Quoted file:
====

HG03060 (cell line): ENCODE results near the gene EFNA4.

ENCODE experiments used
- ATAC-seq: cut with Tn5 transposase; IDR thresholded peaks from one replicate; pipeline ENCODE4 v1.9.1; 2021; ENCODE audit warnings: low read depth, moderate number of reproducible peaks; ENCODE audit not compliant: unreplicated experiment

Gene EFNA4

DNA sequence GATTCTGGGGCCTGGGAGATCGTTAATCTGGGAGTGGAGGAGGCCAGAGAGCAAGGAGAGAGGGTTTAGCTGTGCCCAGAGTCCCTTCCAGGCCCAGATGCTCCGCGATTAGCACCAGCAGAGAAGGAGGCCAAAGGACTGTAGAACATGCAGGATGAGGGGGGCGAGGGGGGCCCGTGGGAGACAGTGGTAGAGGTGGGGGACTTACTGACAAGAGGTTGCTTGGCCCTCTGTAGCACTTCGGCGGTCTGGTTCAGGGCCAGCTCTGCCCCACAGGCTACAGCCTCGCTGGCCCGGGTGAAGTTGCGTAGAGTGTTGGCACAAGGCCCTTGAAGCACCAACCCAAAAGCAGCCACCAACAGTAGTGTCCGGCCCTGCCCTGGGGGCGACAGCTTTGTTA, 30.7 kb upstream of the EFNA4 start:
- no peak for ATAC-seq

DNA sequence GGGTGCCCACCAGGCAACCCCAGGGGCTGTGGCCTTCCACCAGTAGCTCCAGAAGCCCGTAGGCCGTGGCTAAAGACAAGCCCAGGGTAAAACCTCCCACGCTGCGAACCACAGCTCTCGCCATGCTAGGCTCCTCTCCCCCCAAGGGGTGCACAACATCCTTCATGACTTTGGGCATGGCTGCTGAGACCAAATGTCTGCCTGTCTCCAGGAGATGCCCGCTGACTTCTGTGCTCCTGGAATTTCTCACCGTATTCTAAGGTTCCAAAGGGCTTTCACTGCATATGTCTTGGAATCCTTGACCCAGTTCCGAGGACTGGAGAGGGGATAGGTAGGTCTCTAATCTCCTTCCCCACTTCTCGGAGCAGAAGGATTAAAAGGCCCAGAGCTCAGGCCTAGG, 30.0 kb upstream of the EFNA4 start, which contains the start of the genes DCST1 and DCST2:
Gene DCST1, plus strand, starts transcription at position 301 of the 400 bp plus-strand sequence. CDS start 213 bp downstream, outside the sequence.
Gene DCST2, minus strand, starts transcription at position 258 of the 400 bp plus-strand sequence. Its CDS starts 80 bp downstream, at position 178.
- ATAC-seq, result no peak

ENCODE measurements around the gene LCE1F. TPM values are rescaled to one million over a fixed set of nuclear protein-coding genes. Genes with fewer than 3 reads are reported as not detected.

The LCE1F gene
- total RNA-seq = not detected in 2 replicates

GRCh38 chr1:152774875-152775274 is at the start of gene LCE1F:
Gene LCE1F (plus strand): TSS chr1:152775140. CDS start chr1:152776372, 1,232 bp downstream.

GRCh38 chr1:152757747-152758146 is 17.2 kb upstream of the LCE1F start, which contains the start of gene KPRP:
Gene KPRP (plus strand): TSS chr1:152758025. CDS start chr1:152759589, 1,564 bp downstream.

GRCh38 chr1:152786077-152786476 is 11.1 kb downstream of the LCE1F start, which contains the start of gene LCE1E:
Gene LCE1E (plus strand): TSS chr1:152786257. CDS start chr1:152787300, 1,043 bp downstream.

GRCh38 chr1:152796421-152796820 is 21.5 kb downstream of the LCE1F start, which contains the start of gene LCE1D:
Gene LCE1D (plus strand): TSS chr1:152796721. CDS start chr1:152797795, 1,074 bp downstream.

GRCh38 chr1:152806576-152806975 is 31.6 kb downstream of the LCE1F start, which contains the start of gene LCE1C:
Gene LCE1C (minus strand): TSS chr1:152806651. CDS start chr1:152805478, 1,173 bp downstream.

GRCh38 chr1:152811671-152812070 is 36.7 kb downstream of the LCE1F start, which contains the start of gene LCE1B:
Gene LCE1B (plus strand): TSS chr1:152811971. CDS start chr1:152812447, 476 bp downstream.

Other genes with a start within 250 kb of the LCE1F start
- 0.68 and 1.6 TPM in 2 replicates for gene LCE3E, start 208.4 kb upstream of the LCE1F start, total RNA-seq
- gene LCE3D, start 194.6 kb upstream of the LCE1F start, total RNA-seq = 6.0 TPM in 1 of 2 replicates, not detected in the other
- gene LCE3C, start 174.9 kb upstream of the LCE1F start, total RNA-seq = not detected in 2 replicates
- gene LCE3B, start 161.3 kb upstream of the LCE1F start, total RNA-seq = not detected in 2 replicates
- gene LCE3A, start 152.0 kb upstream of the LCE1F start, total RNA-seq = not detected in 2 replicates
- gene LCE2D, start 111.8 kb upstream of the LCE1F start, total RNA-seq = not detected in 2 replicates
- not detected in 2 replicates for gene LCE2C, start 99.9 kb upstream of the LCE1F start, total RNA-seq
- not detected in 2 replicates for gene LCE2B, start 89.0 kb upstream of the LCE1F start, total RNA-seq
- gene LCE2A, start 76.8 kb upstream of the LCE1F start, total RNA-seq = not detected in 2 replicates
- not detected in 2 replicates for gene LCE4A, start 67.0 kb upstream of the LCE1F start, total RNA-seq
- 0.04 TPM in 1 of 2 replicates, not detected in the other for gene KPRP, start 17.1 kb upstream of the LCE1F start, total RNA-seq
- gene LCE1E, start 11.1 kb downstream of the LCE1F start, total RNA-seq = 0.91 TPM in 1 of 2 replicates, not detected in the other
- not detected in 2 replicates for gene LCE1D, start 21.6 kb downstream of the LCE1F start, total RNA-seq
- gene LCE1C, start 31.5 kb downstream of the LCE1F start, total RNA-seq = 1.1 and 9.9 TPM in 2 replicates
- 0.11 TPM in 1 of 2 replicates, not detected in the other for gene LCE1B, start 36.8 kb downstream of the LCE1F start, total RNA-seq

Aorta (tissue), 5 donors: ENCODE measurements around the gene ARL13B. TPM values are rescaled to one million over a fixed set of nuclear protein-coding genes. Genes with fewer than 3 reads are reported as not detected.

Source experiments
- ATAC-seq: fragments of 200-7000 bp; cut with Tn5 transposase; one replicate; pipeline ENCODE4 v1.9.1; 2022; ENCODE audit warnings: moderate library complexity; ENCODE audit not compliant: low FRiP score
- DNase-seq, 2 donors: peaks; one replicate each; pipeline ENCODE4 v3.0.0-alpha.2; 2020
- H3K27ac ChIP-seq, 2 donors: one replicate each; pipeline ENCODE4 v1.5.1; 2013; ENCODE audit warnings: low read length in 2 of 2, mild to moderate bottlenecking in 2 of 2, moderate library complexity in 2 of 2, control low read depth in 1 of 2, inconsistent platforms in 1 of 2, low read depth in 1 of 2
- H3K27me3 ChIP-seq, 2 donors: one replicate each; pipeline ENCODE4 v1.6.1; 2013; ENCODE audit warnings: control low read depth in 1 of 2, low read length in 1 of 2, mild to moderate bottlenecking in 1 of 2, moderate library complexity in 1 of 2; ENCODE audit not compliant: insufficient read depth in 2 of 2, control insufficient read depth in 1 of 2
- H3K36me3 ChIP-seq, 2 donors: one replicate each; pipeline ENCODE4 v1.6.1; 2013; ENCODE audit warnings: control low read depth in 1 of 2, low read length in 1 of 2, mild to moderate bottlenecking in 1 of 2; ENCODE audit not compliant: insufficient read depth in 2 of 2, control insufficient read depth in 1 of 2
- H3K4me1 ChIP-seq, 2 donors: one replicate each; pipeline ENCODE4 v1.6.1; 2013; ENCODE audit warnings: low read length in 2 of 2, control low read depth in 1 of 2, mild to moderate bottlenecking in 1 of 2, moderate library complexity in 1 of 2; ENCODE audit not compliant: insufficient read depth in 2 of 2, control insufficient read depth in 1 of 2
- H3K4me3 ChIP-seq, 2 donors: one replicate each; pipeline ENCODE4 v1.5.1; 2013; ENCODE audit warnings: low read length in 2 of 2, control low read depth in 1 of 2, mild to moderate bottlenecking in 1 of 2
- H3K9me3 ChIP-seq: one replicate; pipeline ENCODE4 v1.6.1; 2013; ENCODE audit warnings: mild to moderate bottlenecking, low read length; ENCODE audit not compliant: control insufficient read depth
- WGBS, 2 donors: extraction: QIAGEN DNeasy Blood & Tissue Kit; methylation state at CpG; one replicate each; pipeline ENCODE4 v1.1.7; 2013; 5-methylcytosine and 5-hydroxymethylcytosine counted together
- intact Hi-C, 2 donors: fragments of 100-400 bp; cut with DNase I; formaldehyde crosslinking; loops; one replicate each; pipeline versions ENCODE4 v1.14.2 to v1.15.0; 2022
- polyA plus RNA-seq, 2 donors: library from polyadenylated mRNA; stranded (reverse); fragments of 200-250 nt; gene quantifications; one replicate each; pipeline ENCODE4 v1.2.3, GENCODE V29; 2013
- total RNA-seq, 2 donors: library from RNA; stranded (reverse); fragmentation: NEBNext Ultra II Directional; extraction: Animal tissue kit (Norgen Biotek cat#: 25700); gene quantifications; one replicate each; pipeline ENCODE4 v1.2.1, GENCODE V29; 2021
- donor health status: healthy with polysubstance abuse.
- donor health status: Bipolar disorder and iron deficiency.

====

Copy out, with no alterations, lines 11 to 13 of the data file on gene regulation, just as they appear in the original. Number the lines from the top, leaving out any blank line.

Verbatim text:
ENCODE measurements around the gene LCE1F. TPM values are rescaled to one million over a fixed set of nuclear protein-coding genes. Genes with fewer than 3 reads are reported as not detected.

The LCE1F gene
- total RNA-seq = not detected in 2 replicates